After your pre-existing conditions have been incorporated into your cover, your health insurance plan will continue as normal where claims can be submitted and settled according to policy limits.
Before you can be accepted on to a health insurance plan, an insurer will evaluate your case through an 'underwriting' process. This process normally requires you to submit recent medical records, or to undergo health tests to comprehensively evaluate your overall condition. This usually results with one of the following proposals:
To cover you as a normal case with no loading or exclusions
To cover your pre-existing conditions with a premium loading
To cover your condition after a further moratorium period (additional waiting period)
To provide coverage for you but exclude your condition
To decline the case
Cases are rarely declined outright and completely, but complicated conditions (particularly if there are multiple illnesses), make it difficult for the insurer to fully assess the risk of covering you.
The likelihood of contracting a lifestyle illness or chronic condition increases as we age, so it’s advisable to be prepared with health insurance before waiting for a serious condition to develop.
Does quality count?
A quality insurance plan will ensure that your pre-existing conditions are covered for the foreseeable future, providing long term stability. We do our best to suit our client’s needs at the first appointment of insurance, as changing insurers is generally advised against.. We make sure to be careful with the considerations and analysis of the policy and it’s benefits so you can stay with an insurer who is committed to maintaining long term health insurance. There may be cause to switch insurance providers, if for example premiums were to rise sharply or if benefits were to be diminished. Should this happen, we would seek out another quality insurer willing to offer a better service.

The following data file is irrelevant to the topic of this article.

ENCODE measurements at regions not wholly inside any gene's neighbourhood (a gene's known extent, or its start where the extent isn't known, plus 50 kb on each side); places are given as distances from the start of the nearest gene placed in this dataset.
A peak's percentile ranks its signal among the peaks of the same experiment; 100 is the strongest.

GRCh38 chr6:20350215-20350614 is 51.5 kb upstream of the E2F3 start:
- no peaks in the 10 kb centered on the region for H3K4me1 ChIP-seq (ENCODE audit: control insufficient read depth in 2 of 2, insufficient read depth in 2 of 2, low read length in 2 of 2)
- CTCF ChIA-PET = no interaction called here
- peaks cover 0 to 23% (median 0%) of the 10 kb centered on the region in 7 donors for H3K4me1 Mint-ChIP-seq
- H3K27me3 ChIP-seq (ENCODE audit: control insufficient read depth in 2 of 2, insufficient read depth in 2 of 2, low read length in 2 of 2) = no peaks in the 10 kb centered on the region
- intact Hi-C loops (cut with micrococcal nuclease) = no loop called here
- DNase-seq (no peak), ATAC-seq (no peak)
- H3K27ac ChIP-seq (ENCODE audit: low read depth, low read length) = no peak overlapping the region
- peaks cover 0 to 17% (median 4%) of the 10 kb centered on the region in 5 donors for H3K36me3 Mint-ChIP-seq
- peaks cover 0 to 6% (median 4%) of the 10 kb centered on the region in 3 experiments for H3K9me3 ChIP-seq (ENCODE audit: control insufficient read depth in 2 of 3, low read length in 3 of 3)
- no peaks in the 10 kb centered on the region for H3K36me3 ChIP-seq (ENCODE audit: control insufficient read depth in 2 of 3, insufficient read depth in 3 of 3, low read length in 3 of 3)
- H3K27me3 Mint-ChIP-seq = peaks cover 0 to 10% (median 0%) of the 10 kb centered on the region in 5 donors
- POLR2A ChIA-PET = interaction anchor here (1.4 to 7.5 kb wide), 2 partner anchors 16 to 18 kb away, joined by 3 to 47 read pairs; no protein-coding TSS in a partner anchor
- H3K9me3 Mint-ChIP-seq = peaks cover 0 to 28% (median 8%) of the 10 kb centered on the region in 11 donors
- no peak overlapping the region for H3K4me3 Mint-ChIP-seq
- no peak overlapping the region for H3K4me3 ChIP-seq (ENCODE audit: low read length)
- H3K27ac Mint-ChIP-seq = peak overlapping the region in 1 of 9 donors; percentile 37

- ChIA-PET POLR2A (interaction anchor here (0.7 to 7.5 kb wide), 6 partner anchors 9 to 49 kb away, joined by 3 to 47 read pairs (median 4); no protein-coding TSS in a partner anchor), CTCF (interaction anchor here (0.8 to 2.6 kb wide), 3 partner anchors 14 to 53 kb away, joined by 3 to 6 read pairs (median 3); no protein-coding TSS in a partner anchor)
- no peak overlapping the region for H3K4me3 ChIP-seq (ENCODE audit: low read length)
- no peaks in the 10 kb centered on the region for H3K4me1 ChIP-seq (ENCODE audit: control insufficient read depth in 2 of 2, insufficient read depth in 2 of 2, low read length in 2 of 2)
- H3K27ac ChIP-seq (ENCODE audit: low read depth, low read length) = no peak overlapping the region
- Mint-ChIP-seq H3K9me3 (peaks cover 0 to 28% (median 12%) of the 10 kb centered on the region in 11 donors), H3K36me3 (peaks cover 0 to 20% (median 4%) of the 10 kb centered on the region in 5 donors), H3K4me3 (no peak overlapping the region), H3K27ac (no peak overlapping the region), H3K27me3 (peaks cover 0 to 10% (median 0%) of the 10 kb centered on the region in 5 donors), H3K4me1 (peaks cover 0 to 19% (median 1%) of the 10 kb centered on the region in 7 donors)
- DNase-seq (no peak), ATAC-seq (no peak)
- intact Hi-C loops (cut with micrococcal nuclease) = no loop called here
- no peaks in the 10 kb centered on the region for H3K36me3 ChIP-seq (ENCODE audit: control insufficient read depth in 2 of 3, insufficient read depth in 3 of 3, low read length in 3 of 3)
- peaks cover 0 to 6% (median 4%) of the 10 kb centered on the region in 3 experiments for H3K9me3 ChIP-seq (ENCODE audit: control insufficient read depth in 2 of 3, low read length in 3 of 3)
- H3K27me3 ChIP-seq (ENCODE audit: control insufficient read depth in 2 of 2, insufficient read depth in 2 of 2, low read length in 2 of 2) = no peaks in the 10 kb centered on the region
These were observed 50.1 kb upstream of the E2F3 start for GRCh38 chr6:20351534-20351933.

MHD (Medical History Disregarded) Policies
In some cases, group health insurance organised by your company will include policies that can be arranged on an MHD basis.Through an MHD policy, all pre-existing conditions are covered without the need for an underwriting process. Generally, we find that MHD policies are only offered to large groups. If you are unable to find a suitable policy to cover a pre-existing condition as an individual, one reliable way to acquire insurance is to join a corporate scheme equipped with MHD features. This becomes possible only because the relatively high risk of insuring one individual’s pre-existing condition is mitigated, due to the increased size of the group. Arranging such a corporate health insurance plan is best done with specialist advice to ensure the necessary benefits are featured and the correct details are in order.
The best way to manage a pre-existing health condition by arranging medical insurance is to seek somebody that understands the process fully. Finding the right insurer, and then finding the right plan to suit your specific needs is where we come in. This may involve submitting up to 5 or 6 applications for insurers to evaluate, to ensure you are aware of the various proposals available. Presenting you with multiple policies and options, we will discuss an application in depth with you before finding a solution you are happy with.
The application for pre-existing conditions on a policy can seem overwhelming, but we make sure the process is manageable from start to finish.